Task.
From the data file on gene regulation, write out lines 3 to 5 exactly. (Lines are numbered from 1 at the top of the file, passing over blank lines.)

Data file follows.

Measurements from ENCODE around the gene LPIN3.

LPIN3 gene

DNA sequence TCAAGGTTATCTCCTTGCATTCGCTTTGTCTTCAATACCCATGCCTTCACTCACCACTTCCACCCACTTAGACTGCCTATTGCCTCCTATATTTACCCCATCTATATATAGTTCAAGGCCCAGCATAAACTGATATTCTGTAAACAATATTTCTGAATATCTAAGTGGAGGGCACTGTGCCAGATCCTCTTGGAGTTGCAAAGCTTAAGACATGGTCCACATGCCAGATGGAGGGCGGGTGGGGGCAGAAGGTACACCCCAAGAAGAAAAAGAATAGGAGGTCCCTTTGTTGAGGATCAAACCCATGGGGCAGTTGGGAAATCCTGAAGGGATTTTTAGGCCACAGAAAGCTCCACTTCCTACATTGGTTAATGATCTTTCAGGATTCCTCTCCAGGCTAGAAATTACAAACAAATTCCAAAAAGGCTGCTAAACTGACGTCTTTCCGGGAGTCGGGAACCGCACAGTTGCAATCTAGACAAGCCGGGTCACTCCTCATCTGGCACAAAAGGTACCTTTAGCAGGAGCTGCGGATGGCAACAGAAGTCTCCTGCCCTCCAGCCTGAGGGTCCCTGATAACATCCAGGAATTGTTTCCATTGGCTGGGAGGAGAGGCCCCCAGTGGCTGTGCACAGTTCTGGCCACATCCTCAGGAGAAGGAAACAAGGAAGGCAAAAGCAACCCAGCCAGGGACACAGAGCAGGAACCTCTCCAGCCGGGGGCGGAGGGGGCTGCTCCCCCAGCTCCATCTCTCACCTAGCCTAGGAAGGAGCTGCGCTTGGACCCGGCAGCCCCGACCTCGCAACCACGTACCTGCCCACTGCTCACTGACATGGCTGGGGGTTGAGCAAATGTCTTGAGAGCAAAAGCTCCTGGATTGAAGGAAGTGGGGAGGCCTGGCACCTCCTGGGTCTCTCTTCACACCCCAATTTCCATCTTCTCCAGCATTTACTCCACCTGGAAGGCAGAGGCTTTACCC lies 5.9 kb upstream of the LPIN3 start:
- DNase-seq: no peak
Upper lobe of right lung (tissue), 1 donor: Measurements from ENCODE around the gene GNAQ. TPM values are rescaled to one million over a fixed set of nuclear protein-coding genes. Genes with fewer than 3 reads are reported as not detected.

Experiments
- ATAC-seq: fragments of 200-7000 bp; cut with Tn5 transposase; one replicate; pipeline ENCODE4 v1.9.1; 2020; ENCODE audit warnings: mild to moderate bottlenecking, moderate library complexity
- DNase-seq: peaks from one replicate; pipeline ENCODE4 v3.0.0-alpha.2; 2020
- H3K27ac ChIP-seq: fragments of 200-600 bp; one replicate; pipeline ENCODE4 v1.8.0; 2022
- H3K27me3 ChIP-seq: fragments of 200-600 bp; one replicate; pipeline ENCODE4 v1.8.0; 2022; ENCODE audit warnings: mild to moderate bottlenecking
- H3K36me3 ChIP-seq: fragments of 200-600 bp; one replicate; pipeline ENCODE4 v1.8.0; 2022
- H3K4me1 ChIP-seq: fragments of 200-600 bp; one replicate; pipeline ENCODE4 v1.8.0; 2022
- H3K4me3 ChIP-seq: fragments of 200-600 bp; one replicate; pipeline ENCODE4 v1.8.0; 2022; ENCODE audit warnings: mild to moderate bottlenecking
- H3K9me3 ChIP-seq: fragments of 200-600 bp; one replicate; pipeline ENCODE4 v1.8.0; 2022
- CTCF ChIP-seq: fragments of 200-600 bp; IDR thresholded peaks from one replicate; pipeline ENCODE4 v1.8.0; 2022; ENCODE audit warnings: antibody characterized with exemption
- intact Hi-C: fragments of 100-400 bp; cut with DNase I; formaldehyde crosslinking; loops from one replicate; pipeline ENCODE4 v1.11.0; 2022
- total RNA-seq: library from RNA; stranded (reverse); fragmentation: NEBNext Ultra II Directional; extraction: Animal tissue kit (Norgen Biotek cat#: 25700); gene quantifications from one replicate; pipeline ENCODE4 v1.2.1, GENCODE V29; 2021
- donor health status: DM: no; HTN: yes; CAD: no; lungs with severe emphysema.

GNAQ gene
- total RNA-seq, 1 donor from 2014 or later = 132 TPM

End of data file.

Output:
DNA sequence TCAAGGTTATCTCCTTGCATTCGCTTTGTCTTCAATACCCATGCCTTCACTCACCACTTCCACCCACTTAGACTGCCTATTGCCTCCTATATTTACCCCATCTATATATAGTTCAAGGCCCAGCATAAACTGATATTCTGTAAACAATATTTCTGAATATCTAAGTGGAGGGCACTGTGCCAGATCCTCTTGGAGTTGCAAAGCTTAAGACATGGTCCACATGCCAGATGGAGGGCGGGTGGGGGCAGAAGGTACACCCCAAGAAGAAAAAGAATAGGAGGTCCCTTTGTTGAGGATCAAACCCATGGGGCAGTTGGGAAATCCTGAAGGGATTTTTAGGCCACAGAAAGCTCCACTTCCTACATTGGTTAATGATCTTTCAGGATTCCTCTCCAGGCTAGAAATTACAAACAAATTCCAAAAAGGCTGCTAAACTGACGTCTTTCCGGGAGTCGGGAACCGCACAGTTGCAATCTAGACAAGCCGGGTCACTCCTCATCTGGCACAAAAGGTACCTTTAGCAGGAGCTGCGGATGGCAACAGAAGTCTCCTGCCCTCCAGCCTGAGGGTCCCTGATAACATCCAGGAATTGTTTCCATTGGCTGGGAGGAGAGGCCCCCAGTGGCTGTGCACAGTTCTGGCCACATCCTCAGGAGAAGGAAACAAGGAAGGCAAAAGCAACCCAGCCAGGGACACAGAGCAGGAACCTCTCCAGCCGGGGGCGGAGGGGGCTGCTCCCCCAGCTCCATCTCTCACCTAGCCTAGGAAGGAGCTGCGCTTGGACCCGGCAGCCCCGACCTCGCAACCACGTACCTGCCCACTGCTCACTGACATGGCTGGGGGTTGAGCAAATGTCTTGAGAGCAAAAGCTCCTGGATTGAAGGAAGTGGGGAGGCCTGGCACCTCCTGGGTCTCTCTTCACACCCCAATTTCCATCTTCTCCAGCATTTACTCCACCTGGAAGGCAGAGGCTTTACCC lies 5.9 kb upstream of the LPIN3 start:
- DNase-seq: no peak
Upper lobe of right lung (tissue), 1 donor: Measurements from ENCODE around the gene GNAQ. TPM values are rescaled to one million over a fixed set of nuclear protein-coding genes. Genes with fewer than 3 reads are reported as not detected.